As much as wine and food and culture go together, I thought I would let you in on a wonderful experience I had this weekend getting to know the Columbian culture and Columbian people (and I don’t mean those University students on the Upper West Side.) Four of us were invited to Queens this Saturday to experience some traditional Columbian food and hospitality. We were all a little trepidacious about the whole thing given we didn’t know our hosts exceedingly well and our Spanish is shabby at best. We decided to go nonetheless, in the name of a real NYC adventure.
We arrived at our hosts’ home to open arms and the most generous, welcoming group of people I have perhaps ever had the pleasure of meeting. Although we did not understand each other all of the time, it was sufficient to smile politely when a meaning or two was lost amongst the chatter. Upon entering their home, we were ushered into the tiny kitchen to snack on delicious homemade empanadas served with equally delicious homemade salsa. As far as I can tell wine is not a huge part of Columbian culture, however, they immediately poured us each a glass of nice white wine to wash down our first course. The feast continued with the biggest Tamales I have ever laid my eyes on. Columbian Tamales are made with corn dough (which, come to find out, our hosts made from scratch with a hand crank!) and these were stuffed with sausage, chicken, green olives, carrots, chic peas and various spices — sort of like paella all wrapped up in a plantain leaf. They take eight or nine hours to make and were made especially for us, with love. I immediately felt at home when we were told we should finish everything if we wanted an invitation to come back, which brought back memories of Sunday dinners with my Italian grandmother.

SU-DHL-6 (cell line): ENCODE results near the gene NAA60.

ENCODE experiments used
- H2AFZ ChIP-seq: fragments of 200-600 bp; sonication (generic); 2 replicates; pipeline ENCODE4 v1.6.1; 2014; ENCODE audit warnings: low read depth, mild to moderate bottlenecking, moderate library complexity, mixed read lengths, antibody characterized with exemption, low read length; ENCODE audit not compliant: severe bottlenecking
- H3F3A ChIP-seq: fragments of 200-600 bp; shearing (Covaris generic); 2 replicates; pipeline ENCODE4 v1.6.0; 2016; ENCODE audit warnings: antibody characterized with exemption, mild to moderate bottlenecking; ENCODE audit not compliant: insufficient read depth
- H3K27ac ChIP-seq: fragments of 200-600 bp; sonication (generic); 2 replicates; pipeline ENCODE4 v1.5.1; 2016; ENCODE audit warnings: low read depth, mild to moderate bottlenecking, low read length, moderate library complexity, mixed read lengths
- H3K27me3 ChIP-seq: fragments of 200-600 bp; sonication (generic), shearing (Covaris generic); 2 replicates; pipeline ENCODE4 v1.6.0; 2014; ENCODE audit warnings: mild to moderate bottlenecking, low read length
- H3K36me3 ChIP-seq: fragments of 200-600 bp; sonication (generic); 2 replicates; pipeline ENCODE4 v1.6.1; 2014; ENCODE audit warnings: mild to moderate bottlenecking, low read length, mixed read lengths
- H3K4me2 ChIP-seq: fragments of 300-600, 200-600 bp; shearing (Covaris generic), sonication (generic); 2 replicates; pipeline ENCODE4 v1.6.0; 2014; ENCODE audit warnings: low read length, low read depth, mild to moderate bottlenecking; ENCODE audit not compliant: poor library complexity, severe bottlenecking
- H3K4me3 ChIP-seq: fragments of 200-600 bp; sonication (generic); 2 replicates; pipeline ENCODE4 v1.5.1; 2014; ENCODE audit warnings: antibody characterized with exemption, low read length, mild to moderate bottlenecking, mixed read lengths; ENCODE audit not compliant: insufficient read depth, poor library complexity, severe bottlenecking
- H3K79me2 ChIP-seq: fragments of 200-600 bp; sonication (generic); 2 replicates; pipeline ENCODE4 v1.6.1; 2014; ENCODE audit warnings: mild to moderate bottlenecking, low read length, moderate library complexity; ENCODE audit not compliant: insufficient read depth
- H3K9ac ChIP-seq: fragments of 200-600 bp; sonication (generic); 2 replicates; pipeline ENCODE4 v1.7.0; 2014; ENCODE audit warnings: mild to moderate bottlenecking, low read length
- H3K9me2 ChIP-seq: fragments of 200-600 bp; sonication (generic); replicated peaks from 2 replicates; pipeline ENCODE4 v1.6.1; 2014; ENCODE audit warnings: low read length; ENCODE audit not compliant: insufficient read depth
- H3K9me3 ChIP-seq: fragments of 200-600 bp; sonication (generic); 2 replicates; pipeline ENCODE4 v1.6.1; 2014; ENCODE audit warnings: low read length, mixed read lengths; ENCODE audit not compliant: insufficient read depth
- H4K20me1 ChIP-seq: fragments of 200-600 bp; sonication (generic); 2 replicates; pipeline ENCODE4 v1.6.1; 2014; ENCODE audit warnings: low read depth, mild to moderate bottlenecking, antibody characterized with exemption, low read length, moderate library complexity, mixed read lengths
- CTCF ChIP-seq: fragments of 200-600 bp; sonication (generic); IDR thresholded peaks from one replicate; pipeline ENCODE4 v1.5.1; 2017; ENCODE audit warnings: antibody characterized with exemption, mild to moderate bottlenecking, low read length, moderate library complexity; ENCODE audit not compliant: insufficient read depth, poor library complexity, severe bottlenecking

In addition to the gigantic Tamales, there were plantain chips served with some of the best guacamole I have ever had. The guys polished off the wonderful Tamales as instructed and the women did their best, mostly because we were not sure if there was another course to come (a detail that was lost in translation.) There was indeed another, non-traditional Tamale on the menu which looked especially tasty. Thankfully they offered — we accepted gratiously — to wrap them up for us to enjoy another day. Next there was dessert along with further warm conversation and getting to know one another. Dessert was followed by coffee and a shot of anise-flavored liqueur made from sugar cane (i.e. firewater) that is said to aid in digestion.
We said our goodbyes and entered the subway feeling — in addition to very, very full — inspired by these genuine and welcoming people who embrace their culture and embraced us like we were family that day. Although we tend to think of Columbia as the country that suffers from Civil War, armed groups, drug cartels and widespread poverty (which it does) we forget that there is also a Columbia rich in tradition, natural resources, elegant port towns and, most of all, pride. Salud!